Is “red tape” sending recyclable material to landfill ? And is this an inevitable consequence of the waste legislation? Caroline Hand takes a brief look into the workings of Materials Recycling Facilities (MRFs) and the local communities who feed them.
Recycling collections do not often make the news, but in January 2016, the BBC reported on a worrying trend. Oxfordshire County Council was having to send an increasing proportion of its separately collected recyclables to energy recovery due to contamination with unacceptable items. This is surprising seeing that Oxfordshire is the best performing council in England when it comes to household recycling. The 2015/16 statistics indicate a rate of 66% in South Oxfordshire, compared with the national average for that year of 43%.
When interviewed by the BBC, the local authority was unwilling to place the blame on the residents. Yes, the contamination arises from people putting the wrong items in the recycling bin, but the blame for the higher rejection rate was placed on waste legislation — the MRF requirements found in schedule 9, Part 2 of the Environmental Permitting (England and Wales) Regulations 2016.
Because of these regulatory requirements, waste arriving at the MRF is subject to regular sampling, the results of which must be reported to the Environment Agency. This has prompted the MRF operators to be more assiduous in their monitoring of the incoming waste and their rejection of non-recyclable materials. In each attempt to remove an unwelcome contaminant such as a nappy, the MRF operatives also scoop up several kilogrammes of genuine recyclables which end up in the Energy from Waste (EfW) facility.
While EfW recovers value from waste and is a form of renewable energy, it costs up to £110 per tonne (summer 2018 figures) whereas the sorted recyclables can be sold to reprocessors to generate an income.
MRF regulatory requirements
The aim of the legislation is to improve the quality of recyclate and ensure that the recyclate from commingled collections is of equivalent quality to that from segregated collections. MRFs are subject to the regulations if they receive more than 1000 tonnes per year of “mixed waste”: this term refers to waste that contains at least 50% by weight of two or more of certain materials, which are:
paper and card.
The regulations do not apply to smaller MRFs, transfer stations or local authority civic amenity sites.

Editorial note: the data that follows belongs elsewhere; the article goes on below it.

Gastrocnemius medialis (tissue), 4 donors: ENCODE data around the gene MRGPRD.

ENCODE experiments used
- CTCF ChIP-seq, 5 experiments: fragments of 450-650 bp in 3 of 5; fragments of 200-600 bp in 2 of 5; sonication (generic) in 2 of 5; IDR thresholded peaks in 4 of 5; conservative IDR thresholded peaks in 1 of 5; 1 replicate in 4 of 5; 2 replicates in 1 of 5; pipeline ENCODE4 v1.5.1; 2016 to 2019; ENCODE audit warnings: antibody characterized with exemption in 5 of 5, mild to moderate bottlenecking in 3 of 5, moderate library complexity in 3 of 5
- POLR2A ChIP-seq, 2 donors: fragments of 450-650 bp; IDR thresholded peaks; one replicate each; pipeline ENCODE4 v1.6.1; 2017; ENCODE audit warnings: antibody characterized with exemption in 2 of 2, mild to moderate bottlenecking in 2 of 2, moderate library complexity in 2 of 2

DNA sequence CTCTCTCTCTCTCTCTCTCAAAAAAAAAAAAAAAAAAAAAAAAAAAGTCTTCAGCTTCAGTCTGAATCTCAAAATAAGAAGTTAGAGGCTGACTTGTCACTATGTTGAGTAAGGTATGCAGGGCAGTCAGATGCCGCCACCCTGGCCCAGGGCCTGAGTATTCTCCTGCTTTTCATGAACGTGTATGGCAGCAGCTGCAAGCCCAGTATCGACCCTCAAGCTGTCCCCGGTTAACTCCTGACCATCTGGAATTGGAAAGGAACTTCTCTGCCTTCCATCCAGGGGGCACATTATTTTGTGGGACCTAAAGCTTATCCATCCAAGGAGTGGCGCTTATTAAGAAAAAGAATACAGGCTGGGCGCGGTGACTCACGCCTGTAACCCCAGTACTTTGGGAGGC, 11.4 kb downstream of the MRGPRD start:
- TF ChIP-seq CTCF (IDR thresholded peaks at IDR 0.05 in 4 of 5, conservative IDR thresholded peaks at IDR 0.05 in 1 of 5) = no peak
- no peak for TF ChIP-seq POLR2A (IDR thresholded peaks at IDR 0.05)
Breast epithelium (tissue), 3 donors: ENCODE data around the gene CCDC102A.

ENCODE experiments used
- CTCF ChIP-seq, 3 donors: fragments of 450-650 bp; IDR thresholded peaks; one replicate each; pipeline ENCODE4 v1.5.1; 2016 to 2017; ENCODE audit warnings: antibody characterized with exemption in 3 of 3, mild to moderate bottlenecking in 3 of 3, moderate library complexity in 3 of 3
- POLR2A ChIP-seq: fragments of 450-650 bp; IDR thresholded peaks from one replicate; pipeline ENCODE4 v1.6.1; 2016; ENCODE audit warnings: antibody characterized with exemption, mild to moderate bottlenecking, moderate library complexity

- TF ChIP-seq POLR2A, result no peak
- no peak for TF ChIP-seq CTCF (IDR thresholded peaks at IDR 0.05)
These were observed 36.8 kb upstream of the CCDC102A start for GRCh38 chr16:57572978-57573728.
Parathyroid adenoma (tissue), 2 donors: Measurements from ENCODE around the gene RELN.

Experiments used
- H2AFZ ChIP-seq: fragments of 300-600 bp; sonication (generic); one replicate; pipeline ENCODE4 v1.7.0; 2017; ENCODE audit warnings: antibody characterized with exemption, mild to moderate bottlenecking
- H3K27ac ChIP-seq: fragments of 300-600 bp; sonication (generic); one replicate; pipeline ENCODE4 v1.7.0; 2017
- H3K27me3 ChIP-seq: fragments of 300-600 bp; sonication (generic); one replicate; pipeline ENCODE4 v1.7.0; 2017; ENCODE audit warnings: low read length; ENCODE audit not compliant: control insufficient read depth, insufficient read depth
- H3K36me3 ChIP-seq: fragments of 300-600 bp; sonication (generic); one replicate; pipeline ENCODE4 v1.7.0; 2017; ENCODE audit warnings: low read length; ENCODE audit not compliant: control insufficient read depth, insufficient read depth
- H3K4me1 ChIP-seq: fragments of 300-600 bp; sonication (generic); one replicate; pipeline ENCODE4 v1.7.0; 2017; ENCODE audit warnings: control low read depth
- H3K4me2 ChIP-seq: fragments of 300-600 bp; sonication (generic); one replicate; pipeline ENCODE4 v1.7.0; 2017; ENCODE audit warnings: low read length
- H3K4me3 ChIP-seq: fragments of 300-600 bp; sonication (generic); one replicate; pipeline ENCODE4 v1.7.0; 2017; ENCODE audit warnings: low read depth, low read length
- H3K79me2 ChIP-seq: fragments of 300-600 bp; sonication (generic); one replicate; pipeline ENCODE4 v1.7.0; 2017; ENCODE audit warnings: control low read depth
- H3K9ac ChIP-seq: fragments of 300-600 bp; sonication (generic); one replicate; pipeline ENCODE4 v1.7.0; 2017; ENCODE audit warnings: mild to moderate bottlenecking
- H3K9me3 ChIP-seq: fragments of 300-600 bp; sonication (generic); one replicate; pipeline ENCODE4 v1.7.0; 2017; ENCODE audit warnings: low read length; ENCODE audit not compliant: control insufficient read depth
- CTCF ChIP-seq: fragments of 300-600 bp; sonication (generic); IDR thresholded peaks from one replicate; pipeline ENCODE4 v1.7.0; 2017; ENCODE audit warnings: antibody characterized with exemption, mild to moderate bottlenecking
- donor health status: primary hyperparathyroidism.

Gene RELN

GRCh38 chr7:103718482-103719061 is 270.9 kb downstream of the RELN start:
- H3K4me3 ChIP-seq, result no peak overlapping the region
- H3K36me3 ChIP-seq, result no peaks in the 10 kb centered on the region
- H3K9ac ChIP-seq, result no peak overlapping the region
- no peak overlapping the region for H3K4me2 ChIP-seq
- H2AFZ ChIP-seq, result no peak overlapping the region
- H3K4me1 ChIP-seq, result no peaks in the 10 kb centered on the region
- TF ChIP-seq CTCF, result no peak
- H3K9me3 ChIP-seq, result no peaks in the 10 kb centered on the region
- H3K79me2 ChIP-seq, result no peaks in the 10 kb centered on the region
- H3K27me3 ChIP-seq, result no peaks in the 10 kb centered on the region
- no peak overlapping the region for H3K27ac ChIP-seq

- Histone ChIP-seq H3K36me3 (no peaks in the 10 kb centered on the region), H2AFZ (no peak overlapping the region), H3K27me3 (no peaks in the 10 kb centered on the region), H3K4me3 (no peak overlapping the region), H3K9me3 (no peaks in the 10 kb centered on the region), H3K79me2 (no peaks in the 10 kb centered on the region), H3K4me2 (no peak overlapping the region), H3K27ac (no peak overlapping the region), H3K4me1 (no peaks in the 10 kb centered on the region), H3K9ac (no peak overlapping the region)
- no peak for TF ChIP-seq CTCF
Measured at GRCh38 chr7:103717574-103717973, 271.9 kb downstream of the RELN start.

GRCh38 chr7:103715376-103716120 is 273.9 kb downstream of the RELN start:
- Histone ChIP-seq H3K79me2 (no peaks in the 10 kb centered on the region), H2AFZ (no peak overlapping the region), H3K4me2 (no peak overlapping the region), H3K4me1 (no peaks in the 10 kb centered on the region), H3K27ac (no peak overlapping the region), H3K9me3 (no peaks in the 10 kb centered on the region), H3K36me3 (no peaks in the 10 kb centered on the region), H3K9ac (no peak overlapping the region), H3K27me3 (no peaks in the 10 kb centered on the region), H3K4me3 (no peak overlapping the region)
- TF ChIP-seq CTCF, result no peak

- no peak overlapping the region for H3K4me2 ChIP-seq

Details of both inputs and outputs must be reported to the Agency. After sampling the inputs, the MRF must report the average composition of target material (glass, metal, plastic and paper), non-target material (ie other recyclable materials) and non-recyclable material. The regulations do not specify the quality of the outputs, but leave this to the market to decide.
The sampling results
MRFs had to begin their sampling by October 2014, and the results are now available on the Waste & Resources Action Programme (WRAP) website. The most recent results relate to the quarter January-March 2018. These show that of the 103 registered MRFs, 101 submitted results, and the average percentage of target material in inputs was 84.9% for England and 87.5% for Wales. This means that in England, approximately 15% of the “recycling” collected from householders was waste that could not be recycled.
Causes of contamination
A close look at the legislation reveals that the MRF Regulations are not the real cause of rising contamination rates, as they do not specify any particular quality standards for the inputs and outputs — they merely require the operators to sample and report. What is happening is that as a result of carrying out this methodical sampling, the operators have a much more accurate picture of contamination levels and are taking action to remove contaminants.
Householders place the “wrong” items in their recycling bins for a variety of reasons, such as:
a misunderstanding of what can and cannot be recycled
a failure to understand the system, eg if residents cannot read English
deliberate disregard for recycling, perhaps borne out of a failure to grasp the benefits it brings to the local community
to save money (eg, in the City of London residents pay for a residual waste sack but the recycling sacks are free)
to save time (eg, putting large electrical items in a community recycling bin rather than taking them to the civic amenity site).